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  • Writer's pictureAndrew D Duffy

Film Review: Batman (1989)

Batman (1989)

Directed by Tim Burton

Written by Sam Hamm and Warren Skaaren

Starring Jack Nicholson , Michael Keaton, Kim Basinger, Robert Wuhl, Michael Gough

There have been two major recorded instances of "Batmania", a condition in which awareness and popularity of the Dark Knight reaches almost fever pitch amongst the general public. The first began in 1966, following the introduction of Adam West's campy Caped Crusader. The second was in 1989.

Over twenty years since his last big screen feature, the Batman returned to cinemas under the direction of Tim Burton who delivered a far darker version of the World Greatest Detective.

Following on from the changes in the comics, the new cinematic Batman was a mysterious figure of the night rather than a brightly clad and deputised agent of the law. The 1989 film revitalised popular interest in Batman, launched a four film franchise and was the inspiration for the fan favourite Batman: The Animated Series.

When casting the star roles a number of prominent names were considered; Bill Murray, Harrison Ford, Willem Dafoe and Mel Gibson were all considered for the role of Batman. In the end Michael Keaton got the job, and despite initial fan backlash (some things never change) he proved himself more than capable. Burton's Bruce Wayne was not the typical billionaire playboy; instead of the charming charismatic socialite we are given an awkward recluse, which Keaton pulls off with aplomb. It's an unusual choice, but Keaton plays him with a strong intelligence, and as Batman, there is a cold ferocity to his performance.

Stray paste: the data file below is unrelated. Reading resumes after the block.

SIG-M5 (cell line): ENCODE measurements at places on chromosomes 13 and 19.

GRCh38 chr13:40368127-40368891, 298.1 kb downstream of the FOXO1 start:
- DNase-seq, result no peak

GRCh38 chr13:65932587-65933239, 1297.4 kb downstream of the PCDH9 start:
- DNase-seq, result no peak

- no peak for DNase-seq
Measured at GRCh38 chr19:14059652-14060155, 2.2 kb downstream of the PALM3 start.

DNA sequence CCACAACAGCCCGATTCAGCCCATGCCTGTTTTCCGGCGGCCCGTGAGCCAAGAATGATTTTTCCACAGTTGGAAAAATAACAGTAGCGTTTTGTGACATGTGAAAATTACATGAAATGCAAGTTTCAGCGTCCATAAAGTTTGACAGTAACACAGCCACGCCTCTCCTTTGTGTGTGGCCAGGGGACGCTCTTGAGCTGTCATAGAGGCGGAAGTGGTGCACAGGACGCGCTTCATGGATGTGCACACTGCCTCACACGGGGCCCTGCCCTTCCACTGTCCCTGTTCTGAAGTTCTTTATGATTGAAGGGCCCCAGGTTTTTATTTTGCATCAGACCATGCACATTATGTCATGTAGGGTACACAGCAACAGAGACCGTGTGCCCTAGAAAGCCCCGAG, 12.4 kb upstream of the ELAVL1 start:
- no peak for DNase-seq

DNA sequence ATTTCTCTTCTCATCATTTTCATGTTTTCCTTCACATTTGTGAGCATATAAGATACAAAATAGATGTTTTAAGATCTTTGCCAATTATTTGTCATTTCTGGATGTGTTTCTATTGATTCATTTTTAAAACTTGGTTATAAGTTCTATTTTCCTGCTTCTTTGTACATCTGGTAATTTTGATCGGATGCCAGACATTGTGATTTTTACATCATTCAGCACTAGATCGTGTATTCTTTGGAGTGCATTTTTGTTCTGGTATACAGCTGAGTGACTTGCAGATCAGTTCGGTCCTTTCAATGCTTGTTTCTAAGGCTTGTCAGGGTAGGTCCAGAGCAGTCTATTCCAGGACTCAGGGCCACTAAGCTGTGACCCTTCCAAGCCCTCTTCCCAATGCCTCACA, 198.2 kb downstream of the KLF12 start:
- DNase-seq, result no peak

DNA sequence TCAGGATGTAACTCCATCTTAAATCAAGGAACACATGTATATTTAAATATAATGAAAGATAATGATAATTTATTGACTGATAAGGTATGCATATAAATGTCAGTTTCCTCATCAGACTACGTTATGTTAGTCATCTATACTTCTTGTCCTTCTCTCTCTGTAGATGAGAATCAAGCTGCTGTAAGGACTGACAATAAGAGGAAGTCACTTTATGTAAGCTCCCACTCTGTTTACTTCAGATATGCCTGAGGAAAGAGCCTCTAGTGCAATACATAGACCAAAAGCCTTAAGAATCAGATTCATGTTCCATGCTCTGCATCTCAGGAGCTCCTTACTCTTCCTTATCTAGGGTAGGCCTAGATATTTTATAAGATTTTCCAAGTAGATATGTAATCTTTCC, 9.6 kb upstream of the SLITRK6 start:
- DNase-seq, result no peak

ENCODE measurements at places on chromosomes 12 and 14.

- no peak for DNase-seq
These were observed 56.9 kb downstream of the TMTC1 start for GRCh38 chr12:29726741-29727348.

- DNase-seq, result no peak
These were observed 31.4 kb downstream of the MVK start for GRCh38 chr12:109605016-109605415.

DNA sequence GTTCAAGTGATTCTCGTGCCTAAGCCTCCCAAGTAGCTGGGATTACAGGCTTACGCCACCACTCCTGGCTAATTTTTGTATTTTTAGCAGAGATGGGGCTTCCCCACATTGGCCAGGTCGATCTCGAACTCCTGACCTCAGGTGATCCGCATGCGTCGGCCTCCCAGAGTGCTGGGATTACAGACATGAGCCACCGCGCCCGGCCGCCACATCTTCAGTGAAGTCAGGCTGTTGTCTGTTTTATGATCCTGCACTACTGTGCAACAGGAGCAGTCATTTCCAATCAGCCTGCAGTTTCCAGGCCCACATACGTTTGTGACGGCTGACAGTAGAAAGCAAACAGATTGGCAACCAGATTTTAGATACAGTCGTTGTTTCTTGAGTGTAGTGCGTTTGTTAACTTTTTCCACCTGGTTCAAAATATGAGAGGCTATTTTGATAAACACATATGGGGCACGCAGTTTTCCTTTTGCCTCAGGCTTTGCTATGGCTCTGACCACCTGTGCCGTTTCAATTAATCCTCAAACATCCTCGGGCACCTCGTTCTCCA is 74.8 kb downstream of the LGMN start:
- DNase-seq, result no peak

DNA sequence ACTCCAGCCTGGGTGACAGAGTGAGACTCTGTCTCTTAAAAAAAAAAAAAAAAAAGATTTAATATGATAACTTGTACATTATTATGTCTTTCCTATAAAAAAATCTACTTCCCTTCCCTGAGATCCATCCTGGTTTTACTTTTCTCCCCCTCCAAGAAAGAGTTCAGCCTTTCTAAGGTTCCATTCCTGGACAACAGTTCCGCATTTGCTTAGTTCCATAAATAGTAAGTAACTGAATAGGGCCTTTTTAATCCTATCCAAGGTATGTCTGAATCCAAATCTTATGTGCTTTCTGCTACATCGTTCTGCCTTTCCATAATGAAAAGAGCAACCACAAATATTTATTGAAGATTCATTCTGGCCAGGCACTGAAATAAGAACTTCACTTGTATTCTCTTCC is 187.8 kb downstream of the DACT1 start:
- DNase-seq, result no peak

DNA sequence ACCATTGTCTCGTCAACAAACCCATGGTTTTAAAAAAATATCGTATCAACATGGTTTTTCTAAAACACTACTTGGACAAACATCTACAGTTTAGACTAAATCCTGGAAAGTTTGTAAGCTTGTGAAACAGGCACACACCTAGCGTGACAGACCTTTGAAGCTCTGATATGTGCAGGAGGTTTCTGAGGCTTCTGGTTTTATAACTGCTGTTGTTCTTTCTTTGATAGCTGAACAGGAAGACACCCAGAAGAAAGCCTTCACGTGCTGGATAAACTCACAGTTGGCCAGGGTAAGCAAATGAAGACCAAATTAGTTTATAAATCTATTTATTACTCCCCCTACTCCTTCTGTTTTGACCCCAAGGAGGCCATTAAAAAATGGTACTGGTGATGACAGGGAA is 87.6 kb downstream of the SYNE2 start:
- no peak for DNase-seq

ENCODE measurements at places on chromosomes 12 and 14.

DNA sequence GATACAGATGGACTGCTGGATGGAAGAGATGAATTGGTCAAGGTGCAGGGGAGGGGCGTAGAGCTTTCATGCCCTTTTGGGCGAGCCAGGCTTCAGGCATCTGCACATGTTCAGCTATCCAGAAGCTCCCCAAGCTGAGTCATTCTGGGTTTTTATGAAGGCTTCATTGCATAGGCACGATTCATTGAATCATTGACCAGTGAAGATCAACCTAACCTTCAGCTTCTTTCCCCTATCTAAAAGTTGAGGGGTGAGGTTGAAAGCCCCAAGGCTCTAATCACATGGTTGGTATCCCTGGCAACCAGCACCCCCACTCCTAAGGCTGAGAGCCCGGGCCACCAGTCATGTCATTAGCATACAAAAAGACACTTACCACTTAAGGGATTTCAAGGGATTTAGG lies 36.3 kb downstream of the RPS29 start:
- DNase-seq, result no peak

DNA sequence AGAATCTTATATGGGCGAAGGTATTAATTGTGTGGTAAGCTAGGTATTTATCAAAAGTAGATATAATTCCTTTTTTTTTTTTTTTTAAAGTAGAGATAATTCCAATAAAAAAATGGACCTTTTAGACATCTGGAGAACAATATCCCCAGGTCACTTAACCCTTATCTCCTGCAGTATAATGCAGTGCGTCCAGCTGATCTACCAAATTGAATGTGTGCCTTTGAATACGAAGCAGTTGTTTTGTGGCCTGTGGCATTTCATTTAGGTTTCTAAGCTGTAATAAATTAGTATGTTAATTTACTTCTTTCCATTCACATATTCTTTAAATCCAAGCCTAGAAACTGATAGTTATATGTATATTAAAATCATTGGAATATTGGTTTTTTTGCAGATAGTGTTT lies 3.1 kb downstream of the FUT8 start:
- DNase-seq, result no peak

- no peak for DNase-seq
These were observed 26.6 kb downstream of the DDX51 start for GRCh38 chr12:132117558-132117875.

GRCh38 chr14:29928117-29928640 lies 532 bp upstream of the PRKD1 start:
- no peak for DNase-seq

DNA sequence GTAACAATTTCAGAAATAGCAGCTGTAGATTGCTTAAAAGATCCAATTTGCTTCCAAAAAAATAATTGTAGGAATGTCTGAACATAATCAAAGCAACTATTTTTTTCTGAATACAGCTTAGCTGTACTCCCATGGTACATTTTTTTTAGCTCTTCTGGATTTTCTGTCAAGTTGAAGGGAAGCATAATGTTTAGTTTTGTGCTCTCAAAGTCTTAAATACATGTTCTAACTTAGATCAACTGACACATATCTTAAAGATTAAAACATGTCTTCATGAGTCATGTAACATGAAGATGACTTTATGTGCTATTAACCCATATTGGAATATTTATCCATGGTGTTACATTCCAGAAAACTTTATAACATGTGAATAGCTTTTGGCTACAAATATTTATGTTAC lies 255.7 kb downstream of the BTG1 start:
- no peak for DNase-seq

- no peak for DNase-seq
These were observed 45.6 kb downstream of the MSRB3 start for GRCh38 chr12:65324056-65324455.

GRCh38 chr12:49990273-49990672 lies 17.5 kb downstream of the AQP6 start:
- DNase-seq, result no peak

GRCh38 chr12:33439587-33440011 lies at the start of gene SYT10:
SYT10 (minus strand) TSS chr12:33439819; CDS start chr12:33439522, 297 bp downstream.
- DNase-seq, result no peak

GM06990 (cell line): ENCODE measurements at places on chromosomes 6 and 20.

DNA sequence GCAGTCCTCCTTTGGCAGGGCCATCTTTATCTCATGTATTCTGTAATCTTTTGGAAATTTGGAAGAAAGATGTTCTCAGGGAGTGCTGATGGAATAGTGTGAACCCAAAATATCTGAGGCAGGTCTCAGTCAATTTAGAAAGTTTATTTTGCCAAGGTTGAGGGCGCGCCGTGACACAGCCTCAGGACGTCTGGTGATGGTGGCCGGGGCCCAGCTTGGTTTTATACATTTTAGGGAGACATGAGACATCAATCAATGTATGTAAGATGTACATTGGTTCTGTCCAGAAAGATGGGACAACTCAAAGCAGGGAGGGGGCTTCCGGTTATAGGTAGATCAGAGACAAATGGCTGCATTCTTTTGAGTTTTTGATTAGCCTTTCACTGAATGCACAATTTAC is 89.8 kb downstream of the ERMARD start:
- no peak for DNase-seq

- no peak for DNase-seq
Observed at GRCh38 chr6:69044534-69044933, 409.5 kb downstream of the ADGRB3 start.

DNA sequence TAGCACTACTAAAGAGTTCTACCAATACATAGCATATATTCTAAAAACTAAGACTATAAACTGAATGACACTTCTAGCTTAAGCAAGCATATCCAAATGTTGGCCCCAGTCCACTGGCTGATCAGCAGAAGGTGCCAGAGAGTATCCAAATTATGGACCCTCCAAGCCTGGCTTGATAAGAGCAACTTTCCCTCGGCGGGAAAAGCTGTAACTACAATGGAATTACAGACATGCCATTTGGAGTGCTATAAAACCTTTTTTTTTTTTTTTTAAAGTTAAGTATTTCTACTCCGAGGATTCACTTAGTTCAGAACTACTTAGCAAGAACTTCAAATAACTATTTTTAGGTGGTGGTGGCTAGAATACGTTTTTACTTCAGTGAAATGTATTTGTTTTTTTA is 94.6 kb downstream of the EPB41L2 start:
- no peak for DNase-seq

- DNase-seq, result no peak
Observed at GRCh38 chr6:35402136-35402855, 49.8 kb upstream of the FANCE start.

Despite being the titular character and a strong performance by Keaton, the focus of the film is The Clown Prince of Crown.

Really, this a Joker story.

They considered James Woods, Tim Curry and even David Bowie, but the role went to Jack Nicholson, who is both funny and menacing. He's helped by having the best lines in the film but Nicholson's deliver is what really sells them. The Joker is ruthless and eccentric. His crimes are wacky; defacing works of art and sabotaging beauty products, but there's a hard edge to him, a cruel fury that Nicholson has always been able to sell. The costume, the Joker Venom, extendable boxing gloves, acid spraying flower and electric hand buzzer were all straight out of the comics, it's no surprise many fans considered this a definitive Joker.

However, the origin story puts me off the interpretation, and the character’s in-story affectation for wearing flesh coloured makeup suggests Nicholson just couldn't be bothered wearing the white make-up much of the time.

The conflict between Batman and The Joker is one upon which many essays could be written, a battle between good and evil, logic and insanity, order and chaos. They are two great opposites, a mythic battle between two icons. However, that doesn't seem to be sufficient for the film. The writers felt it was necessary to artificially create conflict between them; first Batman is involved in The Jokers transformation, making revenge one of his motivations to kill Batman. Then The Joker coincidentally becomes enamoured with Vicky Vale, Bruce Wayne’s love interest. That's right, they're fighting over a girl.